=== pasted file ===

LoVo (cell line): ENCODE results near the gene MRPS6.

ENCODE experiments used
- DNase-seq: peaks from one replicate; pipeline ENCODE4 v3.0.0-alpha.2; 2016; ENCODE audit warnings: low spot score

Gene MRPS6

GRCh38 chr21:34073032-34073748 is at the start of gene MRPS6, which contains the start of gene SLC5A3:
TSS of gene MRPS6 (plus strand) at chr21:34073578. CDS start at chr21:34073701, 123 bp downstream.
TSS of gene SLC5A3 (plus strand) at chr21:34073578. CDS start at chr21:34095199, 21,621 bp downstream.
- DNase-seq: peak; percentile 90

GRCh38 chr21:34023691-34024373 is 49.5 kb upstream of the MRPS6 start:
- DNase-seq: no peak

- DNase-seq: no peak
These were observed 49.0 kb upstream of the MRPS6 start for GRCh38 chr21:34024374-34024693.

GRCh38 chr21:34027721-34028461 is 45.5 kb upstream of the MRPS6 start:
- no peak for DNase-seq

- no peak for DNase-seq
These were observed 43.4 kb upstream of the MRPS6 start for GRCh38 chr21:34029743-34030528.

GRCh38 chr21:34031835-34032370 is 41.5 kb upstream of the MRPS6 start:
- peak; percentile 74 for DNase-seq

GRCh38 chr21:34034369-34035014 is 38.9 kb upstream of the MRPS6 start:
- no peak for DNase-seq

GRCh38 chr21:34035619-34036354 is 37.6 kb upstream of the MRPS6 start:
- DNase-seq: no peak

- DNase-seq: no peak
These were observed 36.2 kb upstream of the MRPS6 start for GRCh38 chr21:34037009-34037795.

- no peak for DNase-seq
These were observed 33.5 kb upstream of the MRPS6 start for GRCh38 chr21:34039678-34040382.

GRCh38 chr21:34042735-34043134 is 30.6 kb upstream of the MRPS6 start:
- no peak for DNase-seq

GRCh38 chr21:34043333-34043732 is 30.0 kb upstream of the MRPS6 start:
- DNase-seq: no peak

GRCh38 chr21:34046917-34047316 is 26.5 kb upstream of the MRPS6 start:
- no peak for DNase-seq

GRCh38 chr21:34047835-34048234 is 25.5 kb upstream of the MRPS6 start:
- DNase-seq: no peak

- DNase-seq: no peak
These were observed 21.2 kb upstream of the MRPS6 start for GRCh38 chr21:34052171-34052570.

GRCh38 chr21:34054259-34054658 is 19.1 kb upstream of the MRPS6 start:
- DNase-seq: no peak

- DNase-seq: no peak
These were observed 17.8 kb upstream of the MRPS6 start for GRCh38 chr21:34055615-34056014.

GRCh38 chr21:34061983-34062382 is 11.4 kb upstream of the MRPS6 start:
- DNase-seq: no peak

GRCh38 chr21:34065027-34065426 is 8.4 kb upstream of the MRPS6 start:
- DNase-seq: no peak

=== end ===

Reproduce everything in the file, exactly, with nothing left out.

LoVo (cell line): ENCODE results near the gene MRPS6.

ENCODE experiments used
- DNase-seq: peaks from one replicate; pipeline ENCODE4 v3.0.0-alpha.2; 2016; ENCODE audit warnings: low spot score

Gene MRPS6

GRCh38 chr21:34073032-34073748 is at the start of gene MRPS6, which contains the start of gene SLC5A3:
TSS of gene MRPS6 (plus strand) at chr21:34073578. CDS start at chr21:34073701, 123 bp downstream.
TSS of gene SLC5A3 (plus strand) at chr21:34073578. CDS start at chr21:34095199, 21,621 bp downstream.
- DNase-seq: peak; percentile 90

GRCh38 chr21:34023691-34024373 is 49.5 kb upstream of the MRPS6 start:
- DNase-seq: no peak

- DNase-seq: no peak
These were observed 49.0 kb upstream of the MRPS6 start for GRCh38 chr21:34024374-34024693.

GRCh38 chr21:34027721-34028461 is 45.5 kb upstream of the MRPS6 start:
- no peak for DNase-seq

- no peak for DNase-seq
These were observed 43.4 kb upstream of the MRPS6 start for GRCh38 chr21:34029743-34030528.

GRCh38 chr21:34031835-34032370 is 41.5 kb upstream of the MRPS6 start:
- peak; percentile 74 for DNase-seq

GRCh38 chr21:34034369-34035014 is 38.9 kb upstream of the MRPS6 start:
- no peak for DNase-seq

GRCh38 chr21:34035619-34036354 is 37.6 kb upstream of the MRPS6 start:
- DNase-seq: no peak

- DNase-seq: no peak
These were observed 36.2 kb upstream of the MRPS6 start for GRCh38 chr21:34037009-34037795.

- no peak for DNase-seq
These were observed 33.5 kb upstream of the MRPS6 start for GRCh38 chr21:34039678-34040382.

GRCh38 chr21:34042735-34043134 is 30.6 kb upstream of the MRPS6 start:
- no peak for DNase-seq

GRCh38 chr21:34043333-34043732 is 30.0 kb upstream of the MRPS6 start:
- DNase-seq: no peak

GRCh38 chr21:34046917-34047316 is 26.5 kb upstream of the MRPS6 start:
- no peak for DNase-seq

GRCh38 chr21:34047835-34048234 is 25.5 kb upstream of the MRPS6 start:
- DNase-seq: no peak

- DNase-seq: no peak
These were observed 21.2 kb upstream of the MRPS6 start for GRCh38 chr21:34052171-34052570.

GRCh38 chr21:34054259-34054658 is 19.1 kb upstream of the MRPS6 start:
- DNase-seq: no peak

- DNase-seq: no peak
These were observed 17.8 kb upstream of the MRPS6 start for GRCh38 chr21:34055615-34056014.

GRCh38 chr21:34061983-34062382 is 11.4 kb upstream of the MRPS6 start:
- DNase-seq: no peak

GRCh38 chr21:34065027-34065426 is 8.4 kb upstream of the MRPS6 start:
- DNase-seq: no peak